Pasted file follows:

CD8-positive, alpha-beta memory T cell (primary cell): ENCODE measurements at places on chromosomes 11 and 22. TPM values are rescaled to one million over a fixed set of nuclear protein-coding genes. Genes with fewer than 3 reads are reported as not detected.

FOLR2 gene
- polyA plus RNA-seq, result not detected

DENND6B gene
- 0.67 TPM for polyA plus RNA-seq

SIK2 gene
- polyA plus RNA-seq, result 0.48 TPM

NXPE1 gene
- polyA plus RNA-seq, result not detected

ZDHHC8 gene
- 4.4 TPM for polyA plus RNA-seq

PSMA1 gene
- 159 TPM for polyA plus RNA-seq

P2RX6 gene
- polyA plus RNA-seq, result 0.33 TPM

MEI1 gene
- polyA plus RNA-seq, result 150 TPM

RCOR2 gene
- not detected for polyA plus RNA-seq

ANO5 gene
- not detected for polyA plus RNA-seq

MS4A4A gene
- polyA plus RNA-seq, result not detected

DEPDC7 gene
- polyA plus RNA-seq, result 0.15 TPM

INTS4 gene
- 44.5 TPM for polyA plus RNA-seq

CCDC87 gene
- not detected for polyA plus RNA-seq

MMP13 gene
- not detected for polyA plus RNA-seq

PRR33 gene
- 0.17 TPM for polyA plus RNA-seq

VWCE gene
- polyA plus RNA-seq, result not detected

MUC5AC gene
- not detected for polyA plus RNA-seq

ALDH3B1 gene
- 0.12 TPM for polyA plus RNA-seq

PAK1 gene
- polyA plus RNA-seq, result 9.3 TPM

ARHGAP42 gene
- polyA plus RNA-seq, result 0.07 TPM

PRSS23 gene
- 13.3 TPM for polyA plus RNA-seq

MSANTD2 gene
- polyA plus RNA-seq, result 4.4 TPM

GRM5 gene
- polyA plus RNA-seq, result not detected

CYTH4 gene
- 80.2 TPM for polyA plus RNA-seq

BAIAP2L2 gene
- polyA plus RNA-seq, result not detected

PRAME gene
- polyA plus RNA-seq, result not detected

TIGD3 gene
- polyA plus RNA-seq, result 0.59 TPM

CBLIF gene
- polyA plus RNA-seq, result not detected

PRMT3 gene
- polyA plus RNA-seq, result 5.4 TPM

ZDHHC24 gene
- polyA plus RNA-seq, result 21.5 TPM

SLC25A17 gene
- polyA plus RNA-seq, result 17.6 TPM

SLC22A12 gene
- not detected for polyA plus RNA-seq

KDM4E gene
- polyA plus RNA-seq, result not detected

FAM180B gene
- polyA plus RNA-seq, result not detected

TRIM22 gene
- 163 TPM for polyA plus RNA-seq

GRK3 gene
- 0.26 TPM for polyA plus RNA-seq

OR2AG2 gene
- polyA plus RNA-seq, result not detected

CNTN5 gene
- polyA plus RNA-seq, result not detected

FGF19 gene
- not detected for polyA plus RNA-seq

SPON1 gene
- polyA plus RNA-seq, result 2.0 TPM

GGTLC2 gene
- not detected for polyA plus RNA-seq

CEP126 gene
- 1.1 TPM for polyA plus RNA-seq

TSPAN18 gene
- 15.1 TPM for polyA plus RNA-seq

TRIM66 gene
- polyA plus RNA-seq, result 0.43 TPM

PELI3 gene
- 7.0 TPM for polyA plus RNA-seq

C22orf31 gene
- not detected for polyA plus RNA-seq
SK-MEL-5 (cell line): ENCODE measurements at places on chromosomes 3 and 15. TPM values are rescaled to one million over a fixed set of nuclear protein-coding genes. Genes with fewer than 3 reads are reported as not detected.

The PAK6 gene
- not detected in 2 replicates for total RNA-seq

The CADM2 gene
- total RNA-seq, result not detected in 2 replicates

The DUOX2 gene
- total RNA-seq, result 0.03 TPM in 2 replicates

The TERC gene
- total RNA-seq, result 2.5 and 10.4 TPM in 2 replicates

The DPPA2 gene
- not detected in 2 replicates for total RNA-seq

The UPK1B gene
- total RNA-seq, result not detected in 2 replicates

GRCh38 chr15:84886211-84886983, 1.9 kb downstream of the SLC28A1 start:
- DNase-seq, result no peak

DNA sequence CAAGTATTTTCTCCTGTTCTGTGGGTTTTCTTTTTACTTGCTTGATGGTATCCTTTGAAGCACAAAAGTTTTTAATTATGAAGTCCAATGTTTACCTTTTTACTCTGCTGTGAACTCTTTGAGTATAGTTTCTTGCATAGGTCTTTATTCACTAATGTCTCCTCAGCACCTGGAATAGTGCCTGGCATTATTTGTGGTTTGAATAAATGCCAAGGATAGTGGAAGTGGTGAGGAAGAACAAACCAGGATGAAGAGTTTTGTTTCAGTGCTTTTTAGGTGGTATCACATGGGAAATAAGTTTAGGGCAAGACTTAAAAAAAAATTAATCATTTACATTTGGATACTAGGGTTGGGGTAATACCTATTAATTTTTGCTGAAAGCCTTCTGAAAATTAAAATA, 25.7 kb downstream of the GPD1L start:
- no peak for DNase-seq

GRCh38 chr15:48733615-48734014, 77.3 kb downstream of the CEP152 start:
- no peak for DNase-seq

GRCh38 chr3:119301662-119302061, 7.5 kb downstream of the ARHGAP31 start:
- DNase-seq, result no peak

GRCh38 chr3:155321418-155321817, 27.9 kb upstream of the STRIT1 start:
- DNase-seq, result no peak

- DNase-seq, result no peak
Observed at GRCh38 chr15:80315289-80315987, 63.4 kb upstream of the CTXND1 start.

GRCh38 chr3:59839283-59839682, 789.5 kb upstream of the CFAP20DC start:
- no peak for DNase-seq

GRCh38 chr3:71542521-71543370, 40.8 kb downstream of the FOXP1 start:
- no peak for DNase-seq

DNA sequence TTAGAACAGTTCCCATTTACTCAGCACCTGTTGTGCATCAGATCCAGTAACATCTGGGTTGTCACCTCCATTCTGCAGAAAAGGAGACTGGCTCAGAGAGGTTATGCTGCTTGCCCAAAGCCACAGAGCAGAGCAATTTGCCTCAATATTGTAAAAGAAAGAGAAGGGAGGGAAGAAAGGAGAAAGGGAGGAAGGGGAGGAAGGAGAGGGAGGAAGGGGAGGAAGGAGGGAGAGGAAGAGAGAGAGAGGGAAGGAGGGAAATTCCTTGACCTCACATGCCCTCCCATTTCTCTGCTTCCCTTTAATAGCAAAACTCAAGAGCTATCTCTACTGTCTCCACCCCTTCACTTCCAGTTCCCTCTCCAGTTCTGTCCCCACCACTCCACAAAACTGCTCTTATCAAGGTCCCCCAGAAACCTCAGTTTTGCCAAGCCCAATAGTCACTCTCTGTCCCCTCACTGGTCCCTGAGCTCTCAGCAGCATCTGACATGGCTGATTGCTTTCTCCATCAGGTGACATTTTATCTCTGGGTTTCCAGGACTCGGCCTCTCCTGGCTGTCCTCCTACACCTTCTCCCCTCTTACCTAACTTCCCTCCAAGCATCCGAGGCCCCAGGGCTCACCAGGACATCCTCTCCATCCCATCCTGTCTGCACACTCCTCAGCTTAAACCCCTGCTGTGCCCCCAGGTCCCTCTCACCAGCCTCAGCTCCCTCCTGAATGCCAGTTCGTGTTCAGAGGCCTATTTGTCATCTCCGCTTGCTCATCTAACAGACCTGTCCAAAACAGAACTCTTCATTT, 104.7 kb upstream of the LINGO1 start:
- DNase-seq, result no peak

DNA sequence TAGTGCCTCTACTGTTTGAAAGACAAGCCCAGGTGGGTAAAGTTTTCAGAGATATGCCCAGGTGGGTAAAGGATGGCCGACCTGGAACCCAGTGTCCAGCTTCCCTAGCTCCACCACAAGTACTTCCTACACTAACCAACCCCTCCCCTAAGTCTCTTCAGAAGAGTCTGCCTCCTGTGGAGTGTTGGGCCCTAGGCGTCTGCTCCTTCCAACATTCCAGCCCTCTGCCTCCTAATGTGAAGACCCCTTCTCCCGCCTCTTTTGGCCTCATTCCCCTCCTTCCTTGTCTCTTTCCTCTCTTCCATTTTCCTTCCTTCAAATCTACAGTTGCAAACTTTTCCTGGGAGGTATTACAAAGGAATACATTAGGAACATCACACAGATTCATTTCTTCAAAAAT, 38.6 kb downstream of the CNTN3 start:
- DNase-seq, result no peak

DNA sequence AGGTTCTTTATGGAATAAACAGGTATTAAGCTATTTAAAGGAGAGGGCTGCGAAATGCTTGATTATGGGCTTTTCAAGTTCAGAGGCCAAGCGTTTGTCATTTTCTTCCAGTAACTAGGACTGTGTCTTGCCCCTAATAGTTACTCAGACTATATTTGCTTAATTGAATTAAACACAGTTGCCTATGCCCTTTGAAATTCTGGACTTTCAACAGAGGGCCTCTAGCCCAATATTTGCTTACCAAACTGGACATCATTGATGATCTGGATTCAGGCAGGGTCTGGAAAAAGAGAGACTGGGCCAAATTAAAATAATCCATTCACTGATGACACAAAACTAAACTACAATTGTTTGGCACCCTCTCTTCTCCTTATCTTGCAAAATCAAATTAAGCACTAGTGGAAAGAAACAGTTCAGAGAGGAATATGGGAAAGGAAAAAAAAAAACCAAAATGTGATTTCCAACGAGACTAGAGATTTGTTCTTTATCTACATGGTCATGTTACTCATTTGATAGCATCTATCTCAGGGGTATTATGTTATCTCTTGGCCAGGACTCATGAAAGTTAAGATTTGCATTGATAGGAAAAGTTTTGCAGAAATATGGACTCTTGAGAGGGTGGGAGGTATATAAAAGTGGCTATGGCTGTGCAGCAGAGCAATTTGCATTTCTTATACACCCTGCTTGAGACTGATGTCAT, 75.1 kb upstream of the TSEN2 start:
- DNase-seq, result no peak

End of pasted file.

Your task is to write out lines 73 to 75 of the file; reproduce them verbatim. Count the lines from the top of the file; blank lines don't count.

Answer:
- 163 TPM for polyA plus RNA-seq

GRK3 gene
- 0.26 TPM for polyA plus RNA-seq